The Ultimate Fighter
Brad Pickett feels good before the final fight of his mixed martial arts career. It’s a nice feeling to have at 38 years old, but not nice enough for him to reconsider his decision to walk away from the sport after his Saturday bout against Marlon Vera.
“I have been feeling really good this camp, but I felt good in other camps too,” he laughs. “Maybe it’s because it doesn’t matter. Normally there’s a lot riding on the outcome of a fight. You win, you go in one direction, you lose you go in another direction. This one, it doesn’t matter. Win, lose, draw, whatever, I go in the same direction.”
That direction, after more than 12 years as a professional, is into retirement, a place where he will get more time to spend with his wife Sarah and son Buddy as he plots the next chapter of his life. And though not seeing “One Punch” in the Octagon anymore is a loss for fight fans, every one of those fans will agree that Pickett leaving on his own terms is a good thing, especially in combat sports, where most don’t know when to say when.
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Pickett was never one of those athletes. He had dreams like any other fighter, but he was a realist as well, so after some recent tough times, he knew his time had come.
“I’ll be honest, with my recent performances, I could easily get cut, and I’d rather leave on my own terms,” he said. “I’m a bit proud in that way and, also being a competitor, I’ve always took this sport not just to make up the numbers, but to keep striving to be number one. I’ve now accepted that it’s not going to be the case and it’s no fun losing. I’ve been losing more than I’ve been winning at the moment, so it takes the fun away from my job. If I was winning all the time, it’s fun, it’s great, I love it. But being a very competitive person and losing, it’s not fun. I owe it to myself to try and leave with some dignity, if that makes sense.”
Win or lose, Pickett could always hold his head high. A pro since 2004, the best thing anyone could say about the East London native is that he was an honest fighter. When he showed up with his gloves on and mouthpiece in, it was going to be a fight, and if his opponent showed up with the same attitude, something special usually followed.
There were plenty of those moments during Pickett’s run in the WEC, when he followed up his MMA apprenticeship in shows that took place everywhere from London and Los Angeles to Costa Rica and Wales, with a four-fight stint that he calls the most memorable of his career.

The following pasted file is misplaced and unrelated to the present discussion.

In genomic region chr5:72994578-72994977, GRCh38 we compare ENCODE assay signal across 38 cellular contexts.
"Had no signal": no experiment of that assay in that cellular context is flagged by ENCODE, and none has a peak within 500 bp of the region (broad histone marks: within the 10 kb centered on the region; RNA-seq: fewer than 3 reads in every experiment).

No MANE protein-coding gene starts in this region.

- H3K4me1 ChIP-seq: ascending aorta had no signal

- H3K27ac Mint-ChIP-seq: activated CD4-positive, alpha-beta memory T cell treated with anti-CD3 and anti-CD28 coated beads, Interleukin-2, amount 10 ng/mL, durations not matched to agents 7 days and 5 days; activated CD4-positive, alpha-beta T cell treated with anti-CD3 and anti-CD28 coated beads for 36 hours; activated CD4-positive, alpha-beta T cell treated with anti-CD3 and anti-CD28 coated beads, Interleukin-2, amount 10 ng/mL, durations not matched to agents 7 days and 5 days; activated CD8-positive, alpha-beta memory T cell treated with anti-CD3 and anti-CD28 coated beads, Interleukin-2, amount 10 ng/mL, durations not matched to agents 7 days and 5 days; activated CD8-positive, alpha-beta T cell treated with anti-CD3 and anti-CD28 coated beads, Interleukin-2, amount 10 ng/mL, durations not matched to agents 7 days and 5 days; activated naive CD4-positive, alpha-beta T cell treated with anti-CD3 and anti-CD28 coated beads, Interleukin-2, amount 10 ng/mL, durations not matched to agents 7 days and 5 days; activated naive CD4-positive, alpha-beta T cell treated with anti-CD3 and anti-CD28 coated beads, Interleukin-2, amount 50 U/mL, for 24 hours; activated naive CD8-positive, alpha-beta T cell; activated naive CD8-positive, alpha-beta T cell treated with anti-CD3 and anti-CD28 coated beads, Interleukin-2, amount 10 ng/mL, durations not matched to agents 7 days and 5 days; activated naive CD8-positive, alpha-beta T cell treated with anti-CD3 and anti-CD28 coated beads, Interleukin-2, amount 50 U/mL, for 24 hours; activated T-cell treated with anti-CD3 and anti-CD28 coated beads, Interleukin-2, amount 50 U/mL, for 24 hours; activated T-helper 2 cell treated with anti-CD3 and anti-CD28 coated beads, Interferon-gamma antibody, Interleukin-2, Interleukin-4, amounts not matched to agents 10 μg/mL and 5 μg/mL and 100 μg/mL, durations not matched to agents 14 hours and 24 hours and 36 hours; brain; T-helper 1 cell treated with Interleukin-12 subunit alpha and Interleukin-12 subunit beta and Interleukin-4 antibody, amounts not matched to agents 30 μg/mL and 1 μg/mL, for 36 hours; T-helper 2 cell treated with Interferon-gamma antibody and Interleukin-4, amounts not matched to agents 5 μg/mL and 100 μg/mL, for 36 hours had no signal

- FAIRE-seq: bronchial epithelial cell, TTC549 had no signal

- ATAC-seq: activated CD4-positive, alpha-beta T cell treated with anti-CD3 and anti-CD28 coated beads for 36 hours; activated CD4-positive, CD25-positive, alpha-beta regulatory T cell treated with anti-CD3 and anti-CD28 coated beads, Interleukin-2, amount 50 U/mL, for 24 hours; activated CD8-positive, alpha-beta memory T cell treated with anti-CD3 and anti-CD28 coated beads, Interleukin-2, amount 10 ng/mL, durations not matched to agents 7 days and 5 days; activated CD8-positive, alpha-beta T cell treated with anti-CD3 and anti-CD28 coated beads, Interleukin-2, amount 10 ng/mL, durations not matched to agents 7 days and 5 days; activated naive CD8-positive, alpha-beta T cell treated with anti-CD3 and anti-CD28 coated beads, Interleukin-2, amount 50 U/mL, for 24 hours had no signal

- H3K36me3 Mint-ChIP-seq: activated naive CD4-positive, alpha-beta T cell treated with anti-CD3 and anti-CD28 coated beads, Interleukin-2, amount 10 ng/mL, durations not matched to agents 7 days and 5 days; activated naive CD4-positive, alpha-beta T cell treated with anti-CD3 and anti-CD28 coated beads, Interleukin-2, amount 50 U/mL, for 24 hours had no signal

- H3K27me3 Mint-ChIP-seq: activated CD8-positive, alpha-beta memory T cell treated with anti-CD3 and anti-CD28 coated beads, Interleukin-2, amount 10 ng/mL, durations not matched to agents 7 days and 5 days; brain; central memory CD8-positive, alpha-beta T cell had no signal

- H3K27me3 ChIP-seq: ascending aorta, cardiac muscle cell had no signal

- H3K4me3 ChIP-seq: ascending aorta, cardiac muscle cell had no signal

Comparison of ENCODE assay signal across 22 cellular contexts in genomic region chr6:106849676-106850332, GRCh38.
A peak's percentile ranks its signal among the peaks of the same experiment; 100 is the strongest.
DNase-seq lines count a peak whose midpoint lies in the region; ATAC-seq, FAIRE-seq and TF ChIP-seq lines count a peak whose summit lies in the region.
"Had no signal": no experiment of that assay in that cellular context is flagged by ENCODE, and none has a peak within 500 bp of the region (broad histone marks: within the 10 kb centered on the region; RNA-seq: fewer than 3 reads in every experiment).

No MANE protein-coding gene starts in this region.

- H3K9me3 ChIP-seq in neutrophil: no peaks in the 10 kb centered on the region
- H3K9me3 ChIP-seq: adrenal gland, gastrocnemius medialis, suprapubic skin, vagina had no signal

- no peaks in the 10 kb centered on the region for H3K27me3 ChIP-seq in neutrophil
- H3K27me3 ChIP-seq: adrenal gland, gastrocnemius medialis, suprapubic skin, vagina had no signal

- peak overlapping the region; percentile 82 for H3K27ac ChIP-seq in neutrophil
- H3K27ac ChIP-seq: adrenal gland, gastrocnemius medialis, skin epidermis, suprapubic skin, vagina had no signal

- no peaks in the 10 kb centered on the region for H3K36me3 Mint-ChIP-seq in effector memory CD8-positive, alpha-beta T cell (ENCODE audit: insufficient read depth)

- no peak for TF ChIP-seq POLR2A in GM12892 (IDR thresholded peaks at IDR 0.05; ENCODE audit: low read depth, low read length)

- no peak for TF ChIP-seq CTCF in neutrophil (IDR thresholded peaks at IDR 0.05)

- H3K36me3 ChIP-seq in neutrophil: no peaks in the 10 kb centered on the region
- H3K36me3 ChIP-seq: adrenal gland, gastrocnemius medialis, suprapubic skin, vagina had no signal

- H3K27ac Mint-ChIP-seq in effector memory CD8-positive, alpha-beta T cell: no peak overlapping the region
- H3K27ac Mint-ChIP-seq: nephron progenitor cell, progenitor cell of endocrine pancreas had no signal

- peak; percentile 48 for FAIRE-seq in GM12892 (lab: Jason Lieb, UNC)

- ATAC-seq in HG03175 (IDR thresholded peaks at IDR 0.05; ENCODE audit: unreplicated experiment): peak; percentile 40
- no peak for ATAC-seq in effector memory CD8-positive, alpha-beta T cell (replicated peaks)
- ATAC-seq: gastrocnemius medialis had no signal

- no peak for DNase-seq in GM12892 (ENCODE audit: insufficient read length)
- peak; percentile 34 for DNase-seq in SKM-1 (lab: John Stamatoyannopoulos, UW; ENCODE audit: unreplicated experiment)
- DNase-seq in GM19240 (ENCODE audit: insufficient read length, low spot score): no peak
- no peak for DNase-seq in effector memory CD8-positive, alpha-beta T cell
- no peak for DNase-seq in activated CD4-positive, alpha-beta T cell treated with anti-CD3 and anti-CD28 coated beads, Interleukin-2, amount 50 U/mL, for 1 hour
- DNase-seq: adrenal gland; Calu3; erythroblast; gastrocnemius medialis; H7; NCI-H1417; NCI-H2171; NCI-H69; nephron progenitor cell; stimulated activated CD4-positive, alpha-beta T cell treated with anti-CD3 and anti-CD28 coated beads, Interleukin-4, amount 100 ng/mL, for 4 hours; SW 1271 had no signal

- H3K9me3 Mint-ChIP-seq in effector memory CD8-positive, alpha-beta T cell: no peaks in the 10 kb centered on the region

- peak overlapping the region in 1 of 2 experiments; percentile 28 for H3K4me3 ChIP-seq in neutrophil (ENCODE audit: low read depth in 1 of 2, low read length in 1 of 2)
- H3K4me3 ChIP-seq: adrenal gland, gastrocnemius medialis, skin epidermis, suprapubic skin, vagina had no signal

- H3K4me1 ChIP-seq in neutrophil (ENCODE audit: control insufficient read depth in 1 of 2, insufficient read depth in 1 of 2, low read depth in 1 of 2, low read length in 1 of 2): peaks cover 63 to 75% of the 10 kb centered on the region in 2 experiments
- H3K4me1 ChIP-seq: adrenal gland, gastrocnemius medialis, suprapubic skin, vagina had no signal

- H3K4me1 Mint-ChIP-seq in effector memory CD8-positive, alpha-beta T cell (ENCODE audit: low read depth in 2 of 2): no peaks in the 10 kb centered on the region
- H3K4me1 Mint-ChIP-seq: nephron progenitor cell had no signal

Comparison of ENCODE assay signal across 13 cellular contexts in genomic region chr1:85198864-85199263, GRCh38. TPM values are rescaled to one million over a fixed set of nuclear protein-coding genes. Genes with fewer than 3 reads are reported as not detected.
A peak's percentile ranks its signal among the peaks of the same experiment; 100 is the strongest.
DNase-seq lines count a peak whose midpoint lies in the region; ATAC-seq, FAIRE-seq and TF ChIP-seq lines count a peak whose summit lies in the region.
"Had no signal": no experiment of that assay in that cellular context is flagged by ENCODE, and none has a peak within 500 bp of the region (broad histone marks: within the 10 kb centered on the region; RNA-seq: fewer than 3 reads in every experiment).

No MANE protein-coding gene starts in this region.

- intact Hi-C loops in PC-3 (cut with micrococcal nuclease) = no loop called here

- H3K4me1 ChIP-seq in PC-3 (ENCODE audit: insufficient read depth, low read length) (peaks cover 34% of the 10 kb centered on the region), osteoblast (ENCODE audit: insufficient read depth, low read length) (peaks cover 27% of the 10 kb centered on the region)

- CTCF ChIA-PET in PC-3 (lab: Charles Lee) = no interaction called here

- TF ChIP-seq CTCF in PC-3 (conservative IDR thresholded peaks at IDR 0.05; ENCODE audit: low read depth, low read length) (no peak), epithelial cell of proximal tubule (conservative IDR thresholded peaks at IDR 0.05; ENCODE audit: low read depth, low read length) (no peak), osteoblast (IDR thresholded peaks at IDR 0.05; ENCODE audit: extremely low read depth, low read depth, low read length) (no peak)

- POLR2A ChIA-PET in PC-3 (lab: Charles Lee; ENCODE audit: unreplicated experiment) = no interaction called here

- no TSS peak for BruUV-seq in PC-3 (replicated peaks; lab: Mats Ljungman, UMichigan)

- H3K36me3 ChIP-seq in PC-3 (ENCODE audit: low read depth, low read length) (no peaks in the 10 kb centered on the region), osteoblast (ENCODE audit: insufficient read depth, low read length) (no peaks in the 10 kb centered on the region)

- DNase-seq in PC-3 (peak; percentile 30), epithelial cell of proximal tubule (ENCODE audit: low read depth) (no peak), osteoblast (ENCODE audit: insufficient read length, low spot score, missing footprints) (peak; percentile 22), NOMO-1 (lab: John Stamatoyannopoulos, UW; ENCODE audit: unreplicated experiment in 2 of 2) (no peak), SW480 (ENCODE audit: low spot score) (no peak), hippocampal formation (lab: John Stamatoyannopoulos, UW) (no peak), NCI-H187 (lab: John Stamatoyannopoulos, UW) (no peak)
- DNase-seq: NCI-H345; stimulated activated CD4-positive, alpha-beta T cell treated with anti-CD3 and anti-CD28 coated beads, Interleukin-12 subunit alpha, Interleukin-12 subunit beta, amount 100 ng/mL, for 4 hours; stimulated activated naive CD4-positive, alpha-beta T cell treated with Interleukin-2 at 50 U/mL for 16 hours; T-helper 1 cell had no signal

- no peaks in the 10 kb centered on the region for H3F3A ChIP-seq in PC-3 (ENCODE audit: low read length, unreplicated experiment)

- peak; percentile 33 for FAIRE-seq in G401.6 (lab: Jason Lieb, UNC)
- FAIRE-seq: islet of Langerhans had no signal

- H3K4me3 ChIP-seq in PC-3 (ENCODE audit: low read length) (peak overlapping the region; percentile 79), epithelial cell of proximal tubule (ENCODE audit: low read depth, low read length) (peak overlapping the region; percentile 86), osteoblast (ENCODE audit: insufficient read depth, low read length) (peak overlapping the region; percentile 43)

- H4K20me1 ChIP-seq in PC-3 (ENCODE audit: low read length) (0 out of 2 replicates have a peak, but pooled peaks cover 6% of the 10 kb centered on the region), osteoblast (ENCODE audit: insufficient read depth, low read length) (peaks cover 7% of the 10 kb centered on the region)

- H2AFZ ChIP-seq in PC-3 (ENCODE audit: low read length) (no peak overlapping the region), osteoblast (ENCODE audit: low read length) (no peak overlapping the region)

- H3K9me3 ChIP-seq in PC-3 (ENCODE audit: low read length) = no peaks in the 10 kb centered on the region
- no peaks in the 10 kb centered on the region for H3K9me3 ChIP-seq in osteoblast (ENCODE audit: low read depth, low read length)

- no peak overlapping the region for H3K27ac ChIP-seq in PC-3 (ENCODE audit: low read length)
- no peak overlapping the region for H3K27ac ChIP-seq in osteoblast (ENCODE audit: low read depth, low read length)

“My whole WEC period, fighting Demetrious Johnson, Ivan Menjivar, Scott Jorgensen, there were some great memories for me back in the WEC,” he said. “My last WEC fight versus Ivan Menjivar was a back and forth fight. I got rocked, I dropped him and it was a really grueling fight.”
That victory over Menjivar, coupled with a win over future flyweight champ Johnson and two post-fight bonuses stamped Pickett’s ticket to the UFC, where he earned more bonuses, five in his first six Octagon bouts to be exact. All the while, he knew he couldn’t fight forever, so he planned accordingly, but he feels that cost him at times.
“Toward the last stages of my career, I have been trying to plan,” he said. “I run my own fight promotion and sometimes I felt I was being a jack-of-all-trades, but a master of none.”
There are things that aren’t quantified by wins and losses though. So while Pickett plans on eventually opening a gym in South London, he can’t teach his students what made him special in the Octagon.
“You can’t give a fighter heart, and I had that in abundance,” he said. “But you can give fighters a positive mindset, and that’s what I had. I have a very strong mindset when it comes to training and fighting, and that’s helped me succeed. I can pass that on to other people, and if they’re athletic, they can go a long way.”
But can they put together the resume Pickett has? Again, it’s not about the final record, but about the way Pickett made fans feel when he competed. The edge of the seat might as well have his initials on it, because that’s where viewers were always perched during his fights. There will likely be more thrills this Saturday in London, but despite the ovation he will receive, he’s at peace with his decision.
“At my age, it’s not easy being in a fight camp the whole time,” Pickett said. “Now I’ve also got a kid and your priorities change a little bit when you have children. It’s about them and not just about you. And being a fighter, it’s a real selfish sport. I’m no longer in the position where I can be selfish. There’s another little human being that is on my mind. And there are a lot safer ways to earn money than getting punched in the head, especially with the way I fight. I’m always in a war.”
And he’s ready for one more.
“I’ve put everything on hold for this camp,” he said. “I’m a fighter still. After this fight, I’ve got all the time in the world for the next chapter.”